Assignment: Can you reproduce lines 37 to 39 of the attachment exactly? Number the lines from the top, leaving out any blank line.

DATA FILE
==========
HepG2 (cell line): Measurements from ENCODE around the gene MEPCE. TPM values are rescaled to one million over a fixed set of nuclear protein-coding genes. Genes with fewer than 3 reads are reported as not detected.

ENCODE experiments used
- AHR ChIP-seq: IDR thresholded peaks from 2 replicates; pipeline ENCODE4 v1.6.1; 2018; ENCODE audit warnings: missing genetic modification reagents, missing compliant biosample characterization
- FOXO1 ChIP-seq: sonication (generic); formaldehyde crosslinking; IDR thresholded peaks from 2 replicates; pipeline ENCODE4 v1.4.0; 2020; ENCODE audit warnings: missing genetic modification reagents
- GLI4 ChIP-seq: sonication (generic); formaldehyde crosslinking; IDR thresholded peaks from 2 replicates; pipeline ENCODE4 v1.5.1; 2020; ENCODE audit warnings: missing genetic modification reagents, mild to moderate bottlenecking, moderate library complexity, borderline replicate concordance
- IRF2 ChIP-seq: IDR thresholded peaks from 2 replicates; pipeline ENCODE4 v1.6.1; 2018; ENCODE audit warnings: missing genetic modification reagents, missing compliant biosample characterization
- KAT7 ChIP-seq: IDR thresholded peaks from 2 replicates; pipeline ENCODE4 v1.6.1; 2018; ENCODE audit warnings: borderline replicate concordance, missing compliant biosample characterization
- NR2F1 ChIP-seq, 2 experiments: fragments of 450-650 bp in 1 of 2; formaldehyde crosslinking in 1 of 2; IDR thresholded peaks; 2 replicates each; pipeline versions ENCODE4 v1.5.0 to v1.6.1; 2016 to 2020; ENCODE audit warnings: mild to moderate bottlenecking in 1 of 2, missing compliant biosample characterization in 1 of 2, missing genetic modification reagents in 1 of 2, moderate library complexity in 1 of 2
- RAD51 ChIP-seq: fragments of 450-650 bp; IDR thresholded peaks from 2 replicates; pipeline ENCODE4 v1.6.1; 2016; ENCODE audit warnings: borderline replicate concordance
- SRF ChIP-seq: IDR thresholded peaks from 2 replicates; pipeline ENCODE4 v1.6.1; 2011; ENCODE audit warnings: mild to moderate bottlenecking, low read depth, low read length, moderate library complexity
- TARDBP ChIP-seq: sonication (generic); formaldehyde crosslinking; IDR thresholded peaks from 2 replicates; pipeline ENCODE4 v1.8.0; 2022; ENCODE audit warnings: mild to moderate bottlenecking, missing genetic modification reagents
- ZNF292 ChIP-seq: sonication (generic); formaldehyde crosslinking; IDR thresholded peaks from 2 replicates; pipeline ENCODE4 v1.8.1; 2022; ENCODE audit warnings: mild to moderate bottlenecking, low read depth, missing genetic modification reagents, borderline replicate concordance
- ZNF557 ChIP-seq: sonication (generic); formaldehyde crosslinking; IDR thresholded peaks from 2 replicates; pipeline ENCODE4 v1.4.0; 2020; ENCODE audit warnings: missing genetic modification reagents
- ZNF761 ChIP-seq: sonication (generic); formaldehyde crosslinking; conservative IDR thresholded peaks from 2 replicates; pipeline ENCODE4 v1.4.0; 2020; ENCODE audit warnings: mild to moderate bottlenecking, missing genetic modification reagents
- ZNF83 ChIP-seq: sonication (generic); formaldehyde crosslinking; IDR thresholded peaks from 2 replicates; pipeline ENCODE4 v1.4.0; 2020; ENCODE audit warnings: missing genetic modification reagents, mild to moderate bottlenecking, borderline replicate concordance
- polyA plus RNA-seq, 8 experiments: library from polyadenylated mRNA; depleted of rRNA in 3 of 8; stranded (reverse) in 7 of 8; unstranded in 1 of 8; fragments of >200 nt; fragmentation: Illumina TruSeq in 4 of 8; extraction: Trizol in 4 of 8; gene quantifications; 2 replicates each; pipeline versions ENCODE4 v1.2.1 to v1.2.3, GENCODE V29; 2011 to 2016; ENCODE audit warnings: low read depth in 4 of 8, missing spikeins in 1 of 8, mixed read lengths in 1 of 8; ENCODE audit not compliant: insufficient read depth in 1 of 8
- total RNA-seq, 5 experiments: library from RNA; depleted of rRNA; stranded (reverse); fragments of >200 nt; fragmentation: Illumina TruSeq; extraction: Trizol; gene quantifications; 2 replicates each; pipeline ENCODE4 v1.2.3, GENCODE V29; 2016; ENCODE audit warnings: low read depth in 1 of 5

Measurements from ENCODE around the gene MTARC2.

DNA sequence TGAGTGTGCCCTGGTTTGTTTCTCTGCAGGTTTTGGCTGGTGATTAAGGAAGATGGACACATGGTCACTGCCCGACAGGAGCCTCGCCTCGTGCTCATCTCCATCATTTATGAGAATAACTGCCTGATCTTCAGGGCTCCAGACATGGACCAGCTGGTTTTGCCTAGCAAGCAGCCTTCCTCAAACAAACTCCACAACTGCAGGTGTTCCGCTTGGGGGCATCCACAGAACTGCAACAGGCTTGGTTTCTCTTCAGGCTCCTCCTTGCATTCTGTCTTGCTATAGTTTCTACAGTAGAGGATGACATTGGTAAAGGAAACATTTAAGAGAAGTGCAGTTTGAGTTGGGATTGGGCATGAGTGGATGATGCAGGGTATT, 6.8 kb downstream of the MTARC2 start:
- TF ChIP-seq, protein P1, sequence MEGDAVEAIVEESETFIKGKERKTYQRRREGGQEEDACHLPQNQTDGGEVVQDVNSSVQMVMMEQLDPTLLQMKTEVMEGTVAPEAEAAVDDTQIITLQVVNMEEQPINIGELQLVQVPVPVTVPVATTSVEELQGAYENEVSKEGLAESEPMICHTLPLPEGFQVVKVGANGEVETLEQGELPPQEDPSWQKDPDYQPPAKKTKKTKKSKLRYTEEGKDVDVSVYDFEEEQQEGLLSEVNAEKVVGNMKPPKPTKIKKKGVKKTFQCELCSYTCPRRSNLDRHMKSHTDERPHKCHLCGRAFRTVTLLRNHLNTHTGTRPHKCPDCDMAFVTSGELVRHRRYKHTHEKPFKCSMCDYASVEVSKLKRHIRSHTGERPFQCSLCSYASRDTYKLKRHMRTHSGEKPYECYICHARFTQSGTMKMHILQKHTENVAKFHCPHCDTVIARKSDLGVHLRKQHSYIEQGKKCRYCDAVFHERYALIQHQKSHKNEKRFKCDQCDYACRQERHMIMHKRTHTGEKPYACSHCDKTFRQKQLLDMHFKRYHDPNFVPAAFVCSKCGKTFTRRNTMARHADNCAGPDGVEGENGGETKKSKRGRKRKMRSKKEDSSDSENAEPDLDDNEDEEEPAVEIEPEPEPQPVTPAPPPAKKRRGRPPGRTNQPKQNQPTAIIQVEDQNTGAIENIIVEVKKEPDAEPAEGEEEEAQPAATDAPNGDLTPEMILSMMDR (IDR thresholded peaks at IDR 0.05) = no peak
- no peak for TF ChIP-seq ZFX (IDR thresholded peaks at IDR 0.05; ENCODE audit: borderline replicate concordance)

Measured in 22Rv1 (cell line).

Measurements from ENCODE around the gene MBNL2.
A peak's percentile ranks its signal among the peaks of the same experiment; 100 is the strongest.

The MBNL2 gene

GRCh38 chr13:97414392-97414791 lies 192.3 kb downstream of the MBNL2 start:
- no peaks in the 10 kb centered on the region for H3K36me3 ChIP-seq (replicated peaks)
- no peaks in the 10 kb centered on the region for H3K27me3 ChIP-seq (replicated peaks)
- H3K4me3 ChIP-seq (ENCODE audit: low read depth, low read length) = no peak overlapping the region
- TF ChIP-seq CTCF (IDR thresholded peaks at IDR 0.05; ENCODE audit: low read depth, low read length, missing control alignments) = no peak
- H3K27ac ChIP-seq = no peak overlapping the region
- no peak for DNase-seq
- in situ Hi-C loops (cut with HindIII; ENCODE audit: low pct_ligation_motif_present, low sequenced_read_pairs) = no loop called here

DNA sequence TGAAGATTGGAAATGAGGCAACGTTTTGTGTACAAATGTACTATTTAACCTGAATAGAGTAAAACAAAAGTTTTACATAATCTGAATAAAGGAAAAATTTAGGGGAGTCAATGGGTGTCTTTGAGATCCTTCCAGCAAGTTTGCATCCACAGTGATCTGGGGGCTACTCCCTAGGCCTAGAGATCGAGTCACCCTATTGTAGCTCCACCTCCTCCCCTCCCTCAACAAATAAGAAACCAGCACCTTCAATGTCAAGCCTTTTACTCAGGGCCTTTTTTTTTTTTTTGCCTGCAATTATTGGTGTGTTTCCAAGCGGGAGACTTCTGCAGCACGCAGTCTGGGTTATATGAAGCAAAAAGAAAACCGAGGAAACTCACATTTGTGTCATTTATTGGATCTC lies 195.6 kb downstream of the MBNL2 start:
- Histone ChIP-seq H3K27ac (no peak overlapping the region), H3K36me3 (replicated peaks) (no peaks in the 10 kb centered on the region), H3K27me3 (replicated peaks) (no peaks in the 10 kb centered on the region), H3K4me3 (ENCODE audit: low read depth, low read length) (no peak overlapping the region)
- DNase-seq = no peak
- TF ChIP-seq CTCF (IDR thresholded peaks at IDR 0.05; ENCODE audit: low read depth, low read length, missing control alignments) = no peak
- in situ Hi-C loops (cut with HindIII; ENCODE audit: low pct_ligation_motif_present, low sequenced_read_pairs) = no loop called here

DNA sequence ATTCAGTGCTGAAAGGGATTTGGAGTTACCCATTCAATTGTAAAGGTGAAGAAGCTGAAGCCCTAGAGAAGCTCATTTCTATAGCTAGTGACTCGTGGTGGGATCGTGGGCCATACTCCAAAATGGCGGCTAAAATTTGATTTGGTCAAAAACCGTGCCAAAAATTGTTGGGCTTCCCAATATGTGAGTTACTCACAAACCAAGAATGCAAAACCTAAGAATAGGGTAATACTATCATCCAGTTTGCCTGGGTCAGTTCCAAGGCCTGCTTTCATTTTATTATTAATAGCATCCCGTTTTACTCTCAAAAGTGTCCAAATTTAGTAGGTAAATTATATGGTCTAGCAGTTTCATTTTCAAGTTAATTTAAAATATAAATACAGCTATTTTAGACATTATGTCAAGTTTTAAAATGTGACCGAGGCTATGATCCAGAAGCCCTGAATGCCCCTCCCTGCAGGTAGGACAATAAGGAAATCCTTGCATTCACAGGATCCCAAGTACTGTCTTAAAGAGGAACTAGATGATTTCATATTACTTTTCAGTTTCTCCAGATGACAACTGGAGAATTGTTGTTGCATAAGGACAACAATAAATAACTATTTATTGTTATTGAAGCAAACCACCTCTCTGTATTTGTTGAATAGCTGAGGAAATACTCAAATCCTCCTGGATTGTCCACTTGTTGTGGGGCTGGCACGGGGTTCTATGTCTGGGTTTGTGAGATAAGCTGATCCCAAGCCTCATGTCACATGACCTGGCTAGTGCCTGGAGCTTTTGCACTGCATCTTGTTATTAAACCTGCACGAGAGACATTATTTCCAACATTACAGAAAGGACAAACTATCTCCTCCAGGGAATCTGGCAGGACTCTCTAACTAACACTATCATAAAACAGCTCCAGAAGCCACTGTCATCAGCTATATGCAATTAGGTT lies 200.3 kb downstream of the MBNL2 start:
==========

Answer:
- TF ChIP-seq CTCF (IDR thresholded peaks at IDR 0.05; ENCODE audit: low read depth, low read length, missing control alignments) = no peak
- in situ Hi-C loops (cut with HindIII; ENCODE audit: low pct_ligation_motif_present, low sequenced_read_pairs) = no loop called here

DNA sequence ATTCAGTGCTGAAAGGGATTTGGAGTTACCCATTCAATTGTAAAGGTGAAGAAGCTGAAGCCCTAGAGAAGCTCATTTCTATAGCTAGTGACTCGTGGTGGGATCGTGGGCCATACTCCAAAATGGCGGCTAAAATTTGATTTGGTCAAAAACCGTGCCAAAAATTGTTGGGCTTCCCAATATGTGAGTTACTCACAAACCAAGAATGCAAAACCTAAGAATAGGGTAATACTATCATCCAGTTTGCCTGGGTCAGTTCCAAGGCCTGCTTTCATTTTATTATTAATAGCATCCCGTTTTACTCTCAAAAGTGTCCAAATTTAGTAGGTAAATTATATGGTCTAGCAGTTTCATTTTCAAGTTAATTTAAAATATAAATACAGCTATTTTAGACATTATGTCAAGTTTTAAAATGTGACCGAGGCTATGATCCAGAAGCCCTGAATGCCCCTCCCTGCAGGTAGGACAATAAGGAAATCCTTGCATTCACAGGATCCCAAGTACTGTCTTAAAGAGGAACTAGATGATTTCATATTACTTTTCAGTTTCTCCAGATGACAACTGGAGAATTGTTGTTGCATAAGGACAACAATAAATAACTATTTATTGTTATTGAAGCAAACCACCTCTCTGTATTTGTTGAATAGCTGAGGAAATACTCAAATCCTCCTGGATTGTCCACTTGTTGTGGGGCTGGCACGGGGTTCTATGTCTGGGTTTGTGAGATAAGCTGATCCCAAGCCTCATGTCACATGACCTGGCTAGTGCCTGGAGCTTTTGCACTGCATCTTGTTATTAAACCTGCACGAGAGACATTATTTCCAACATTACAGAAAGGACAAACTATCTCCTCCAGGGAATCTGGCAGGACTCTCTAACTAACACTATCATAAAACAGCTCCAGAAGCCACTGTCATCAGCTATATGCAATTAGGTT lies 200.3 kb downstream of the MBNL2 start: